[FoRK] Gibson's movie, Christianity-themed books,
etc. was re:Coulter: Musli
geege4 at bellsouth.net
Sat Mar 13 14:30:14 PST 2004
the gospels are allegorical achetypes. matthew: jesus the man; mark: jesus the king; luke: jesus the son of god; john: jesus the redeemer. (actually can't remember which is which, but this was how my dad explained the gospels to me. er, maybe one of them was "jesus the sacrificial lamb" ...)
grabbing a new testament NOW for review.
From: fork-bounces at xent.com [mailto:fork-bounces at xent.com]On Behalf Of
Gregory Alan Bolcer
Sent: Friday, March 12, 2004 9:16 AM
To: fork at xent.com
Subject: RE: [FoRK] Gibson's movie, Christianity-themed books,etc. was
So you are arguing that the gospels are the only recording of Jesus'
life. I am not sure how to respond to that other than you must be
a strict creationist, and I thought I had you pegged as an atheist zealot.
I repeat, your religious ignorance is astounding. You take an argument and
side step it by following one line and only for written text. You are
arguing that the written text is not 100% historically accurate and
not the point I was making that there is an abundance of evidence
supporting the final days of Jesus' life. As always, you seem to
enjoy generalizing from one narrow point of familiarity as seen
through your own biases. So, Mr. "I don't know the difference
between a zygote and a fetus, and there's no privacy issues in
abortion especially in the first 4 weeks, and 'I hadn't heard of
that so it must not be true generalizer", are you familiar with:
Andres, Brother of Peter
James, Son of Zebedee
John, Son of Zebedee
Thomas (I doubt you've heard of him)
James, Son of Alphaeus
Simon (the Zealot)
Judas "The traitor" Iscariot
Knock yourself out.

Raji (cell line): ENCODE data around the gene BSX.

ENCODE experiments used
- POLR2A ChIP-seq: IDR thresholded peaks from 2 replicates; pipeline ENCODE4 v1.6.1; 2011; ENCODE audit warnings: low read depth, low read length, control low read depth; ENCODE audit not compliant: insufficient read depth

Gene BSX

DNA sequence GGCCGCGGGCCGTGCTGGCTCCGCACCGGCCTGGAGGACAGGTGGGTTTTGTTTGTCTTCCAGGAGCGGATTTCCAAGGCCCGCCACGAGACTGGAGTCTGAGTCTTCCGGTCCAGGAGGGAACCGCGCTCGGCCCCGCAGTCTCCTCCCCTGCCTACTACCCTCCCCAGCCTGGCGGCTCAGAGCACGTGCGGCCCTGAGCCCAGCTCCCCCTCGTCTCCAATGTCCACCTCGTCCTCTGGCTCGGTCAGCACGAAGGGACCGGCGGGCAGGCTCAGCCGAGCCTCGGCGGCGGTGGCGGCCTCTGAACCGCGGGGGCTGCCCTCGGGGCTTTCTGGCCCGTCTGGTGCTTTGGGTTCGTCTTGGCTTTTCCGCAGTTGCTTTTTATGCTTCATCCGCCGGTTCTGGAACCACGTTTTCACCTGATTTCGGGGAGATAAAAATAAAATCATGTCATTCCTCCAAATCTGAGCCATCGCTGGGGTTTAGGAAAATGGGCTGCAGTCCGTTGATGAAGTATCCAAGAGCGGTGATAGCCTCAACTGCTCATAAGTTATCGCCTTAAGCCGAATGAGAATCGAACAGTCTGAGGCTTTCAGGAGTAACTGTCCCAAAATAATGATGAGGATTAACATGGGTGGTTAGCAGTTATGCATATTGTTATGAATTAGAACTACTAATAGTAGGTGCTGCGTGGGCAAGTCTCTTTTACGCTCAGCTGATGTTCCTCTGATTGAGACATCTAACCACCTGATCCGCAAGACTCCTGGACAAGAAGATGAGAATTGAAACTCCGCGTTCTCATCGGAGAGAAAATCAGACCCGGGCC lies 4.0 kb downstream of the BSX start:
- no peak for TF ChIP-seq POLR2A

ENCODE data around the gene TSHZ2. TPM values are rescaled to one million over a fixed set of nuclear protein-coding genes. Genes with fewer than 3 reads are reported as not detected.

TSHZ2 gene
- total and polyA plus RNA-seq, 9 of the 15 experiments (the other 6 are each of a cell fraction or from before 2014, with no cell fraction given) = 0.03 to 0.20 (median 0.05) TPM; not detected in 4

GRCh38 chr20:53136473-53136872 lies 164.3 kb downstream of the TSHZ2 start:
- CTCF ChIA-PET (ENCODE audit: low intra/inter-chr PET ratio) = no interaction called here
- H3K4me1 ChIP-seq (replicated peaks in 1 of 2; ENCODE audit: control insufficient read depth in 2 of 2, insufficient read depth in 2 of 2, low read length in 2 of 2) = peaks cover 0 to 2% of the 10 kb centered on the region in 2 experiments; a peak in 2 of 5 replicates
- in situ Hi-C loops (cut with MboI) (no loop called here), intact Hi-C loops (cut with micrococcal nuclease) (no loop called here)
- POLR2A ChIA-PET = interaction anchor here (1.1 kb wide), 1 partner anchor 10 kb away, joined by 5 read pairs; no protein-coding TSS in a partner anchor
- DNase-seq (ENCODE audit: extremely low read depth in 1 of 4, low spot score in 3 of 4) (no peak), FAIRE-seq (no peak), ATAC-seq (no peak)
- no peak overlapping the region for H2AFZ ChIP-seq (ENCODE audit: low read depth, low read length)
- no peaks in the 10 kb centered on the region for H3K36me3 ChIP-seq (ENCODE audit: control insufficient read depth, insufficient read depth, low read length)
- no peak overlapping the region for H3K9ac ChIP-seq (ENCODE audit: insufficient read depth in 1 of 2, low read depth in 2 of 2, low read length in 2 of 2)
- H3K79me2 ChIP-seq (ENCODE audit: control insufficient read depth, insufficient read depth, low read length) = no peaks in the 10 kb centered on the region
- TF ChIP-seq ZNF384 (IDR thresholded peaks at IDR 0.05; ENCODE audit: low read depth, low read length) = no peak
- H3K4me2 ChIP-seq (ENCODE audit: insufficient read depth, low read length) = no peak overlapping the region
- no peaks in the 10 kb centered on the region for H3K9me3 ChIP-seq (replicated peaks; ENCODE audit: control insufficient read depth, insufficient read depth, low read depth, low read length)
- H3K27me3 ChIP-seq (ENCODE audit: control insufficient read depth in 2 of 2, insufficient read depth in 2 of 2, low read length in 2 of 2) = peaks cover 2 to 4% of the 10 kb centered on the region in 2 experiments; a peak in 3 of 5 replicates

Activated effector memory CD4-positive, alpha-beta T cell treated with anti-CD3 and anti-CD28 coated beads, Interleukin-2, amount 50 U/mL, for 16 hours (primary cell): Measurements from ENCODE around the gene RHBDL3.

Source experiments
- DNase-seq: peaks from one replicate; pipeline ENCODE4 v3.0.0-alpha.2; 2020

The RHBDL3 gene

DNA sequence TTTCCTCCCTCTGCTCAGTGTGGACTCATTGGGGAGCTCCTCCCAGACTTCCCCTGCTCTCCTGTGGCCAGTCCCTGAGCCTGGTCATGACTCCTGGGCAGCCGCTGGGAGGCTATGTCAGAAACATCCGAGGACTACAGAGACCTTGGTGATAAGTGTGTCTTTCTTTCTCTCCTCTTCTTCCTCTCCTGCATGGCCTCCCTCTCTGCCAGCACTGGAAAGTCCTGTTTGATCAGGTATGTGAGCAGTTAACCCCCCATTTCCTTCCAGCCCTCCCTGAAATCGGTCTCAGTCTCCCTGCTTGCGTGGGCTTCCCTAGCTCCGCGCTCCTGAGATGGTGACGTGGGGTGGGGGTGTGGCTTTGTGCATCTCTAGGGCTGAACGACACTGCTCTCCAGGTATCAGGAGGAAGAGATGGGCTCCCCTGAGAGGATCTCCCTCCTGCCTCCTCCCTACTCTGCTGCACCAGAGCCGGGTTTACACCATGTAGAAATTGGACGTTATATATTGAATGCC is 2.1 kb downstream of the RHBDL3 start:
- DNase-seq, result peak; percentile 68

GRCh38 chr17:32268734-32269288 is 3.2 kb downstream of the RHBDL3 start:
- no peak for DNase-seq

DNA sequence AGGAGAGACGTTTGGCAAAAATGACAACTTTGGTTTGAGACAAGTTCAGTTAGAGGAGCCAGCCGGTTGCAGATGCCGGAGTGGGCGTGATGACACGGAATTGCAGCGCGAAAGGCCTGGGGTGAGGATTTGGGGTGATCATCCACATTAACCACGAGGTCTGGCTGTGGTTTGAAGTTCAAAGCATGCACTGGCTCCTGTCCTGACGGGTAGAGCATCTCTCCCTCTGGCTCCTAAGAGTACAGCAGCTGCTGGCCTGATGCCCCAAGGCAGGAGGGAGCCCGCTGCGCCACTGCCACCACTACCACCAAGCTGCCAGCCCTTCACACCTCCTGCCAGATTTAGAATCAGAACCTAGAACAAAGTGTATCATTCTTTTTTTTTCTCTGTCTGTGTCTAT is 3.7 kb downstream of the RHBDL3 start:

From: fork-bounces at xent.com on behalf of Russell Turpin
Sent: Thu 3/11/2004 6:55 PM
To: fork at xent.com
Subject: RE: [FoRK] Gibson's movie, Christianity-themed books,etc. was re:Coulter: Musli
Gregory Alan Bolcer:
>I think it's pretty safe to say that you don't understand how the history
>of Jesus, the
>actual human being came to be captured nor why.
Actually, I do. Here's the short version. A
messianic religion was spread to various points
in the Roman empire by Paul, whose preaching
and epistles created the ideology of the nascent
religion. Paul never knew "Jesus, the actual
human being," and unsurprisingly, there is very
little about the "actual human being" in his
epistles, in which the messiah is largely an
abstraction. Some decades later, perhaps after
Paul had died, the young religion needed
narrative biography of its messiah. Many
were written, of which four eventually were
included in the religion's canon.
None of the canonical gospels explicitly names
its author. Church fathers such as Iraneus give
them hearsay attributions which are accepted
by the faithful. According to these traditional
attributions, only two of the gospel authors
knew "Jesus, the actual human being." That
does NOT include the oldest of the canonical
gospels (which curiously, omits a resurrection
story in its original version.) In any case, we
can't know for sure who wrote the gospels.
What we do know is that all the gospels
were written by believers, for religious
purpose, and that there was considerable
plagiarism between them, or on earlier stories.
Outside these religious sources, there is
no information about "Jesus, the actual
human being." The handful of non-Christian
references in the first century are derivative.
"Jesus, the actual human being," simply wasn't
of enough interest when he was alive to
engender any writing, and wasn't of any
interest outside Paul's new religion until
later, when that religion gained visibility
in the larger society.
If you think this gives us any basis for
thinking we know anything about "Jesus,
the actual human being," in a secular sense,
then the problem may not be so much
ignorance as credulity.
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